More and more people were being left behind in the 90's because the prevailing electoral strategy and tactics were reinforcing the negative habits instead of correcting them. There are three basic reasons why people do not participate in politics. The reasons are that they can’t because they

lack necessary resources, they don’t want to because they lack sufficient interest or knowledge, and nobody asked them to because they fall outside of the traditional networks that rally voters (Gimpel et al 2007 787). The failure of the 90's affected all three of these reasons. The 90's saw the rise of large media ad buys and the atrophication of local and state party infrastructure. There was a focus on appealing to those voters with a solid reputation for turn out ignoring any idea of growing the base or targeting less traditionally vocal groups. The 50 state strategy is changing this.

Modern campaign tactics use technology to great effectiveness. Computerized voter lists, demographic patterns, the internet and email allow savy campaigns the ability to contact and organize more voters more efficiently than ever before. Combine these with grass root efforts to get everyone, lower income voters included, involved allows for increased political participation and thus a better democracy.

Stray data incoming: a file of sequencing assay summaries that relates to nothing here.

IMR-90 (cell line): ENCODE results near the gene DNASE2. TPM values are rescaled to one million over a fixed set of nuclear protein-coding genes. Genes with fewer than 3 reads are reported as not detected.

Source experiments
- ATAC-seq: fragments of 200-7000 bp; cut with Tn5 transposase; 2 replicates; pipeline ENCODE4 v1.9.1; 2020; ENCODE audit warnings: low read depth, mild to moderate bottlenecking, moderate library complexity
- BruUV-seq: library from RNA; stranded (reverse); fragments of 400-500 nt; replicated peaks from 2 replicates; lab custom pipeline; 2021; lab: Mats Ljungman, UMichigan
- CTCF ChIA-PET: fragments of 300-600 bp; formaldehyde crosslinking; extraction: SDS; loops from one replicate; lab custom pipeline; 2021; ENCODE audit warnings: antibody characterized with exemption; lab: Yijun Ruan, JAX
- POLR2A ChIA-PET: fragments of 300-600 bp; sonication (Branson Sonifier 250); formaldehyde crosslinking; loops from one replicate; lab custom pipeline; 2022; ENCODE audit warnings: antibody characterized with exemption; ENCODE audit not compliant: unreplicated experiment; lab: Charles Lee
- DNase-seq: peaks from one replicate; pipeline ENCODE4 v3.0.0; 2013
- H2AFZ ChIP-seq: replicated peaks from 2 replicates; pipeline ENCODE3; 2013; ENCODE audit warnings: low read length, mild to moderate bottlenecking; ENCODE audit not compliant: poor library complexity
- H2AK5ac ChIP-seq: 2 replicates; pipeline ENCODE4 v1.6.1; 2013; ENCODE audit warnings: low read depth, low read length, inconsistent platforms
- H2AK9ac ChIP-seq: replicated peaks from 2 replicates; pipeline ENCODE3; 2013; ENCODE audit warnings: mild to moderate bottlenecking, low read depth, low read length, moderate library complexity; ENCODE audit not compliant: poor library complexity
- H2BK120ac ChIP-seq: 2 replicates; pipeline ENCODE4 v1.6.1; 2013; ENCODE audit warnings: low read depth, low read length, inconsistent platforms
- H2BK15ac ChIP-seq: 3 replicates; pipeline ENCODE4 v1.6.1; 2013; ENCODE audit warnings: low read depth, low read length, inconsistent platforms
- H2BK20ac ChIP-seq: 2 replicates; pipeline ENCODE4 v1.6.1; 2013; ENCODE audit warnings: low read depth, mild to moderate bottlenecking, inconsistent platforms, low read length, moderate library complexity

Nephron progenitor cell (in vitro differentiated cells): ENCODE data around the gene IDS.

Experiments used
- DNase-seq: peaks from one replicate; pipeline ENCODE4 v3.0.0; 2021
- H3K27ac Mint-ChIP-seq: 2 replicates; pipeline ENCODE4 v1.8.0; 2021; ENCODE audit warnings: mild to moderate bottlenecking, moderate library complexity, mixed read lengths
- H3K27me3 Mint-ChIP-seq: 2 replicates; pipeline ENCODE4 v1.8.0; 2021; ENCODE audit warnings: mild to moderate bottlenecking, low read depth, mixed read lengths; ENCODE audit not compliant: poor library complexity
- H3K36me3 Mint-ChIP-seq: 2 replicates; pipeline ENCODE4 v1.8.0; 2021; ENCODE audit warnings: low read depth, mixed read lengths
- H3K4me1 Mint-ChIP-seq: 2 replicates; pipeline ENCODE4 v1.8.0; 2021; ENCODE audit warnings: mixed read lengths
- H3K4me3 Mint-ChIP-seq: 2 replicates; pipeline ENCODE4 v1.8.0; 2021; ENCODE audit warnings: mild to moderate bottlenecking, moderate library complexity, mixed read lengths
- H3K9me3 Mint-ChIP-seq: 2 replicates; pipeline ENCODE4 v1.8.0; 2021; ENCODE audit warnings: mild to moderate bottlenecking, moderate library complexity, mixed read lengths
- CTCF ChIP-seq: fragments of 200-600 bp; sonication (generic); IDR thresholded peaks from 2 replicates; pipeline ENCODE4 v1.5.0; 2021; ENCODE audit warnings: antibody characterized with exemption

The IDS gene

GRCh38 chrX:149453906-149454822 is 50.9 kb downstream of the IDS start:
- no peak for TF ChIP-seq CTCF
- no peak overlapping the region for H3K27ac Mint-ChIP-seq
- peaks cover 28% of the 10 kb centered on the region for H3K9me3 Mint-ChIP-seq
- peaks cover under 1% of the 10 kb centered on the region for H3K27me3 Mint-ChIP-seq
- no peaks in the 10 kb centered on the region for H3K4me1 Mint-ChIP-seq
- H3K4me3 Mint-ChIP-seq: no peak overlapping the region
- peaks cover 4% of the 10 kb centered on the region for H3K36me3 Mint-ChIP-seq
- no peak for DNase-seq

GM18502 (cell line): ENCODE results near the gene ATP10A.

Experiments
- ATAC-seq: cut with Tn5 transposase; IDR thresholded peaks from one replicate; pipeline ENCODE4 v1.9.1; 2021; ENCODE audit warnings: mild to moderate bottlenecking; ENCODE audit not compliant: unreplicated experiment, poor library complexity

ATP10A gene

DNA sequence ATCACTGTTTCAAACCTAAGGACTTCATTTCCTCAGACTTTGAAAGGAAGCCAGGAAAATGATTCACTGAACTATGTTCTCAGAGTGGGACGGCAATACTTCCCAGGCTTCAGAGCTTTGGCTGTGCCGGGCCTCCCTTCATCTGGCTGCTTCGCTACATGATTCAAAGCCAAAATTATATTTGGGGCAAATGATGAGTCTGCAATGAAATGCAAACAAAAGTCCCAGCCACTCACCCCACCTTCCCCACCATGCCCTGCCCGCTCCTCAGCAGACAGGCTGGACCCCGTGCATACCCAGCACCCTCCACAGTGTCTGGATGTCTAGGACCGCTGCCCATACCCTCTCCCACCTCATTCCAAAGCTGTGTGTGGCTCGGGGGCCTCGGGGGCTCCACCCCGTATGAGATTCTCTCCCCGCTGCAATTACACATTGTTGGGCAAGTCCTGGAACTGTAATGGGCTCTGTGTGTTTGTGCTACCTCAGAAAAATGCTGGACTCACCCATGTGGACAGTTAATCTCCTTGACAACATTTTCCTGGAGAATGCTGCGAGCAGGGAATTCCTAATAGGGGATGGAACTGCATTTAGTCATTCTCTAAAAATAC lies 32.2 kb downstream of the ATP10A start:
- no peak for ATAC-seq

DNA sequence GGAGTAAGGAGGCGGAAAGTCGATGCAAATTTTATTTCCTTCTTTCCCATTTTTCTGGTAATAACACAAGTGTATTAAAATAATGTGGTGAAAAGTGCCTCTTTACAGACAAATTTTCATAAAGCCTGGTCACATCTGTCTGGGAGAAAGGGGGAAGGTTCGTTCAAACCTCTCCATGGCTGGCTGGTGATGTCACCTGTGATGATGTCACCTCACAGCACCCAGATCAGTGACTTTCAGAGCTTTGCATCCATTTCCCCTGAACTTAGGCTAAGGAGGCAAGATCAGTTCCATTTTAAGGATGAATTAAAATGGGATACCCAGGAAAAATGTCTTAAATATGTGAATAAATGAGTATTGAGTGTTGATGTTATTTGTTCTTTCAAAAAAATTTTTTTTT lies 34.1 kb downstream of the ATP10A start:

The premise is simple enough. The more people are involved with political campaigns and the political process the better citizens they become. Presidential campaigns are the biggest, most interesting, and best equipped to get people involved. Thus the more states the Presidential campaign is heavily active in the more people will become better citizens. This is why the 50 state strategy is better than the typical DLC Ohio-Florida-Penn strategy. Limiting the Presidential campaign to a very few states greatly reduces the contact voters out side of these traditional battleground states will have with the campaigns. Over the period of a few cycles these effects will accumulate and reduce the breadth of the voting demographic.

The recent research bears this difference between low income voters in battle ground vs non-battleground states out. 2004 might be considered the early development of the internet and computer campaigning combined with grass roots effort.

The conditional effects indicate that poor voters who live in battleground states report significantly
higher political interest levels than their low income brethren in safe states, particularly so in 2004. (Gimpel et al 2007 791)